In a report Saturday in the Sarasota Herald Tribune, Mr. McDonough said he realized this would be a shift from more than a decade of hard-line policies - including those emanating from the governor's own "chain-gang Charlie" years. In the 1990s, then-state senator Crist lead lawmakers in mandating that all inmates serve 85 percent of their sentence, and promoted work on roadside labor crews.

But the governor said last week that he respects Mr. McDonough's "excellent judgment" and would like to see what offenders would be under consideration, and whether they would indeed pose little threat to the public.

This is an open-minded view not reflected in the Senate where criminal justice committee chairman Victor Crist (no relation to the governor) reacted more negatively.

It is indeed a concept to be considered very carefully, but clearly the need to make dire cuts in the budget is an incentive and opportunity to review any programs that may represent excessive loyalty to a political selling point, but cannot necessarily be supported.

For example, some 3,000 inmates who, nearing the end of their sentences, have already been out working in the public for sometime yet are staying in DOC institutions at night. Mr. McDonough, a former West Point-educated Army officer, said there is little risk in releasing these inmates to work-release centers, which still provide oversight, drug testing, garnished wages and so forth.

Another 3,600 inmates are coming from local communities that have sentenced them to a year and a day - just long enough to place them in a state prison instead of in an overcrowded local jail. Mr. McDonough contends many of these would be more effectively managed in halfway houses or substance abuse treatment centers instead of expensive state prisons, an approach that would promote a better transition for these short-sentence inmates back into society.

Given the state budget crunch, and the fact that the budget population has doubled since 1990 in large part due to laws that put long-term incarceration above vocational, education and mental health treatment - a review of programs that aren't truly effective but are excessively expensive is a prudent, probably necessary, and even professionally smart step to take.

An Editorial from the Tallahassee Democrat

Tuesday, August 28, 2007

Jail alternatives:

At the Charlotte County Jail, many inmates sleep on "boats," or plastic beds on the ground. That's because there are 612 inmates crammed into a facility designed for 528.

The conditions are just as crowded at the DeSoto County Jail, which has 160 inmates for 148 beds, and the Sarasota County Jail, which has an operating capacity of 872 but last month housed 1,084 inmates.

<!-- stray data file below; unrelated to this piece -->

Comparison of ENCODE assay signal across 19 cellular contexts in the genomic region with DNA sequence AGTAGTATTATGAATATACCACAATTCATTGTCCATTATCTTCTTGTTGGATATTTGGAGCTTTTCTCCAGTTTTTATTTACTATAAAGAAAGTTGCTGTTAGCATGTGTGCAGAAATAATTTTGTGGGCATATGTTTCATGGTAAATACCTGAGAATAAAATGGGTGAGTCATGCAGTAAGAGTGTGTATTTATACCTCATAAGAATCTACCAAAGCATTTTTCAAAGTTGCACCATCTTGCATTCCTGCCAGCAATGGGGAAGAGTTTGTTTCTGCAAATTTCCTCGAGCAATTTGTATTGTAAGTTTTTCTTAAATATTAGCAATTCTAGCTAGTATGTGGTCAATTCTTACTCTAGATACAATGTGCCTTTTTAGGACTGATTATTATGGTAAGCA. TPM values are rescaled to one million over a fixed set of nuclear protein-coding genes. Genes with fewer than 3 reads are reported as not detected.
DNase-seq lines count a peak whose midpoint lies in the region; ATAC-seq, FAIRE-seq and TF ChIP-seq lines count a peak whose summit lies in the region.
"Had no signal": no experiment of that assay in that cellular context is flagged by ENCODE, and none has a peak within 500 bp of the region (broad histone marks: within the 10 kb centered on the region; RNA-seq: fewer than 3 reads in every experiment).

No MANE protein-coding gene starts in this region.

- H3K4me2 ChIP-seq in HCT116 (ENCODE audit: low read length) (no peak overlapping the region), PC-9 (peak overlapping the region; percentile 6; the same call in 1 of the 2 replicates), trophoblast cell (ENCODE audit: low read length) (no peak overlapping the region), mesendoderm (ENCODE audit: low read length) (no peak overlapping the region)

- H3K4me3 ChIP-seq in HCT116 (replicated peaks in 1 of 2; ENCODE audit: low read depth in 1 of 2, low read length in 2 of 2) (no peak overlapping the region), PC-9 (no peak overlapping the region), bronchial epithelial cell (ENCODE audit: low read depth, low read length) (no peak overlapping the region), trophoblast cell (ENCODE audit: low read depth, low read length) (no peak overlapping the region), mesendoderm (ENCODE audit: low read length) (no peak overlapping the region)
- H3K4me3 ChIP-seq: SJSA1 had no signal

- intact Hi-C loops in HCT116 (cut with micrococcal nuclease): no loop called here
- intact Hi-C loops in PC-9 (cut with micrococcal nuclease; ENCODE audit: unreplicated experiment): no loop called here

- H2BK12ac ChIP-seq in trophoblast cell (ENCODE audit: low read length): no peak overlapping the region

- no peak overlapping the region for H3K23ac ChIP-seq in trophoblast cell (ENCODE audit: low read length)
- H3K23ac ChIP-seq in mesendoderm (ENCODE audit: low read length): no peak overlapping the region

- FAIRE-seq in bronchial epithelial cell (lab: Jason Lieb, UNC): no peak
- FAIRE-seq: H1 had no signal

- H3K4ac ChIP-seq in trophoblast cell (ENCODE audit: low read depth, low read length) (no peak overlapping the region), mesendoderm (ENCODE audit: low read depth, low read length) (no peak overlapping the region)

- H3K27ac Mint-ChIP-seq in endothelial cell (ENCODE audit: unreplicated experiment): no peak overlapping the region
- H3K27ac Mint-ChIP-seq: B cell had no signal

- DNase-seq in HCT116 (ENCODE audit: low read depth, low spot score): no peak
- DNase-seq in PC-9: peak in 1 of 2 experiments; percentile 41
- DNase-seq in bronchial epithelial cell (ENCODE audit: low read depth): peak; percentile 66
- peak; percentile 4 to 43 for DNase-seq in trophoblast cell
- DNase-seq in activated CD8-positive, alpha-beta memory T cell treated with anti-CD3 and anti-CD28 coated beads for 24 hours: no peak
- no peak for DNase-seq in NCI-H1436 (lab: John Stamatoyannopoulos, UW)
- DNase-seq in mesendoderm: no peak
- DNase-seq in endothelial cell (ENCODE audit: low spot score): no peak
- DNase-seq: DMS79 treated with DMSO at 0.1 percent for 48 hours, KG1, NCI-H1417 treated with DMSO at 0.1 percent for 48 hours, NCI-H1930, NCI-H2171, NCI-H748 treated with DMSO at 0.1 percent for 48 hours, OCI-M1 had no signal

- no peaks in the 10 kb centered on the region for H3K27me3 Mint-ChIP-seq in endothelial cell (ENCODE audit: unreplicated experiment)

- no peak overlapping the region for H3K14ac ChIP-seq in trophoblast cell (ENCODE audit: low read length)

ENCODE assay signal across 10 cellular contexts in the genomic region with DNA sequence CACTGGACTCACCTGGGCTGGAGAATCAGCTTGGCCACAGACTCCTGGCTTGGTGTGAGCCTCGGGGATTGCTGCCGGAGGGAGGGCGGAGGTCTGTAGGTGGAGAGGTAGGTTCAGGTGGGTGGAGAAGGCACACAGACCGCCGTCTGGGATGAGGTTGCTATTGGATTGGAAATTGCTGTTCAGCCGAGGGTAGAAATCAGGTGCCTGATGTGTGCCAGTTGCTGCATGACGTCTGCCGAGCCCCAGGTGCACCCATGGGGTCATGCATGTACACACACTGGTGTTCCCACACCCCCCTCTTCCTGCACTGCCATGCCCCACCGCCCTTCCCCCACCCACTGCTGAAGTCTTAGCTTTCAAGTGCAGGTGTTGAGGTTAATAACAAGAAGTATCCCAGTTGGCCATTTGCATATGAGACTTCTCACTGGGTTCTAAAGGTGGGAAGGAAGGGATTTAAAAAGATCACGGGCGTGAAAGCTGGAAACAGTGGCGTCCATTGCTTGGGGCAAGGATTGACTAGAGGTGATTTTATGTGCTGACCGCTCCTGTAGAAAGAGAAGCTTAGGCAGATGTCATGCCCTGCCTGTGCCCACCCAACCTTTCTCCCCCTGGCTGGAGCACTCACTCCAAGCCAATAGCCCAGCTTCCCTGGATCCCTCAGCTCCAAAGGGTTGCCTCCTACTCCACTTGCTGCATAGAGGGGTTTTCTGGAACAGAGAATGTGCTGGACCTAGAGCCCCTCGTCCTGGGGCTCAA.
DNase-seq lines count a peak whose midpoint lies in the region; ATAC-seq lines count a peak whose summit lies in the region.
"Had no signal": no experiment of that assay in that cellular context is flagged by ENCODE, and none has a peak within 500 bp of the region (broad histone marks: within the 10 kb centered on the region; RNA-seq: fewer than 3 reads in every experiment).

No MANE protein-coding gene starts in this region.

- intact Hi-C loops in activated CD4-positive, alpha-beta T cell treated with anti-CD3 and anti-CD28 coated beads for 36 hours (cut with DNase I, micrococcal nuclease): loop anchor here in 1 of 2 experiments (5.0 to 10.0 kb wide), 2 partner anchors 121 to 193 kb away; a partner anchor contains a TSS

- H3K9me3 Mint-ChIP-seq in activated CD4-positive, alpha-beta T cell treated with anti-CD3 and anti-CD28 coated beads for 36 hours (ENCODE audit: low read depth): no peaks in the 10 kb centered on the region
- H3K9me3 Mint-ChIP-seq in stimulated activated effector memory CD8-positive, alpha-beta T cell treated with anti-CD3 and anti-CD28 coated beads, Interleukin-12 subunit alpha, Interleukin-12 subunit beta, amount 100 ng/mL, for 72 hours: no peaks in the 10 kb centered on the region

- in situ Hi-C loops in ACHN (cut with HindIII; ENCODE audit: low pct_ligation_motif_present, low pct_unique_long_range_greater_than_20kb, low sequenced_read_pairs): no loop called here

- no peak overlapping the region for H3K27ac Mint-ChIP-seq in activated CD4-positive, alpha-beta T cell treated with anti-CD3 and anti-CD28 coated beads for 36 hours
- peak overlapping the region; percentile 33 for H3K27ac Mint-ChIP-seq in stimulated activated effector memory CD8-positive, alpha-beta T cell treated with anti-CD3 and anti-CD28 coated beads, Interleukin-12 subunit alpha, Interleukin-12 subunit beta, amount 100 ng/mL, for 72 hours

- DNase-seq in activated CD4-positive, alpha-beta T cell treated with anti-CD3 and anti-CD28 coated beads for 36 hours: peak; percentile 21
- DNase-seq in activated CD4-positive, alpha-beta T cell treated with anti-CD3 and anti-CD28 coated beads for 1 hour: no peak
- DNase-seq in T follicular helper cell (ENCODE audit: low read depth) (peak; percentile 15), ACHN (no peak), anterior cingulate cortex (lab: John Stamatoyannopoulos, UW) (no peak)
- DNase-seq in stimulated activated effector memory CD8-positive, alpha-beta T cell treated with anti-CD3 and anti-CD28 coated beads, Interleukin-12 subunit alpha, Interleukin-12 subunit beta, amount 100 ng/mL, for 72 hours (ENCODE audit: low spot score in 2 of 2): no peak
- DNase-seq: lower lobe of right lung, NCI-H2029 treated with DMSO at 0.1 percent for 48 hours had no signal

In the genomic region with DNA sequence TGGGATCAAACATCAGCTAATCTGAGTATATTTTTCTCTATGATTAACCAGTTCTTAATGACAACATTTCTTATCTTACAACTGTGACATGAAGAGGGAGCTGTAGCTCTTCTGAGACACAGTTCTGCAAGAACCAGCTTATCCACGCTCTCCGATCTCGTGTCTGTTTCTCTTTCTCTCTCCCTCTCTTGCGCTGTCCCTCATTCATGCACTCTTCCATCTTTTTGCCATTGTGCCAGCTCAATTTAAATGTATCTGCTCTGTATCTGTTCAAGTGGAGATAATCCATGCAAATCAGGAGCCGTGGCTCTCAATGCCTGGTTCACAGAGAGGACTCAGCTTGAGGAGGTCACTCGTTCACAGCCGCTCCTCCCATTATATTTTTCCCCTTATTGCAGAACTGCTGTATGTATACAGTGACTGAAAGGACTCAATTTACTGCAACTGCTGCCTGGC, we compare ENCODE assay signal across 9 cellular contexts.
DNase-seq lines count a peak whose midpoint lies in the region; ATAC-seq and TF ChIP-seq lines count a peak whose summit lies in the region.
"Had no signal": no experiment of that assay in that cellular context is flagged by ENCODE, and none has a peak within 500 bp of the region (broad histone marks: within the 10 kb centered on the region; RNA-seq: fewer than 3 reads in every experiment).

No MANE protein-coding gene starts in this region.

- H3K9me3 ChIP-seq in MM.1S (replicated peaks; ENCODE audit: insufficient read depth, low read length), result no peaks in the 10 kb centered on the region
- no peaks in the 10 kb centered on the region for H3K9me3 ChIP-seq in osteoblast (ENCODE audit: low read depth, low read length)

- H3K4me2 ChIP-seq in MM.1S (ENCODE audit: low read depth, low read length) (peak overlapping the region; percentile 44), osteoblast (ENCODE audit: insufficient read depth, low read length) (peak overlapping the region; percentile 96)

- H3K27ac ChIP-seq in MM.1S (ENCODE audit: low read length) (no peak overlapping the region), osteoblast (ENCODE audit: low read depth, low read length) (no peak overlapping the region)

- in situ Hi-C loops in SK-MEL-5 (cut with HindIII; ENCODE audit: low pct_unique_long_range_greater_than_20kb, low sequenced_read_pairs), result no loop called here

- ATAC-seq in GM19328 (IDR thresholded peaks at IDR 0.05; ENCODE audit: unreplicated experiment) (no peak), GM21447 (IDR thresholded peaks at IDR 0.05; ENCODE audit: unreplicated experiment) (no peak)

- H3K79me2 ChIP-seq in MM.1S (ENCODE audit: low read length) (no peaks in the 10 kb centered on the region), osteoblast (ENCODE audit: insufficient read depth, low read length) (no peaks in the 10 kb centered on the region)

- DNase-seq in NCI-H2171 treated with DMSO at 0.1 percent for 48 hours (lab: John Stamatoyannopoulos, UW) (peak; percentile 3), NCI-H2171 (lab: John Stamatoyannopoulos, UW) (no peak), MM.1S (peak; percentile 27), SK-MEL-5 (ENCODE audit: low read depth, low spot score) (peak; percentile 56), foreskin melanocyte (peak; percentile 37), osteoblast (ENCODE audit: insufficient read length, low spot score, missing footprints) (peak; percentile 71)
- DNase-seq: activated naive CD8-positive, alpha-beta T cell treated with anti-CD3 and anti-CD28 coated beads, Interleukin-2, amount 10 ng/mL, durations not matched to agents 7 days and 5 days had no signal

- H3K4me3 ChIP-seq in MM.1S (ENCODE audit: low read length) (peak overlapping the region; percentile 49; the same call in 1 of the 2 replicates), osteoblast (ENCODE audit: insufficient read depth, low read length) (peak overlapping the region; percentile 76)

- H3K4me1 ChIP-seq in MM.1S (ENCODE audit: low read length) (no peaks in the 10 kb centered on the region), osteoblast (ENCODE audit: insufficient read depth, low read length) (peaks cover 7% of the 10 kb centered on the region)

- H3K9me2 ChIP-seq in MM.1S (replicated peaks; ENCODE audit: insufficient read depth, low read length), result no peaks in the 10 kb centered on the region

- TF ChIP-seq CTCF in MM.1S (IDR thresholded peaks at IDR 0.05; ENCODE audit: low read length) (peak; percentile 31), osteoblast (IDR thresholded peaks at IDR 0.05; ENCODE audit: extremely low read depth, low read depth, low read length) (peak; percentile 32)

"Unfortunately, you violate your own rules," said DeSoto County Sheriff Vernon L. Keen. "We set rules that are based on the safety and welfare and so forth of the staff and the inmates, and then we violate it because we don't have anything else to do with them."

On Aug. 8, the Sun held a roundtable discussion with nine people who deal with jail overcrowding at the law enforcement, jail administration, court and government levels. They spoke about why some inmates spend so long in jail and what can be done to alleviate overcrowding -- including utilizing alternative methods of sentencing.

The time it takes to get to trial plays a role in jail overcrowding. Nearly half of the people at the Charlotte, DeSoto and Sarasota jails are awaiting felony trials. It can take years for those cases to reach a resolution.

That delay is related to the increasing number of felony cases entering the judicial system. In 2005, 1,750 cases entered the system, then 1,910 in 2006, according to Assistant State Attorney Daniel P. Feinberg, who works in Charlotte County. So far this year, there are 1,369 felony cases. Two judges handle felony cases in Charlotte County.

Minor offenses

Many others are in jail for relatively minor offenses -- driving with a suspended or revoked license, or violation of probation.

"A lot of our citizens want everybody arrested," said Charlotte County Sheriff John Davenport. "It's the citizens themselves who need to be educated."

Defense attorney Paul D. Sullivan agreed. "I think our problem is, we want to lock up too many of our citizens," he said. "People get arrested for stuff they never used to get arrested for."

Sullivan pointed out that driver's licenses are often revoked as a penalty for crimes unrelated to driving, such as drug charges. However, people often need to drive to get to work, and consequently end up back in jail. Probation is another issue that plays into jail overcrowding -- probation officers do not always have much discretion over whether to arrest a person on even a minor violation, and those arrested on violation of probation charges typically are booked into jail without bond.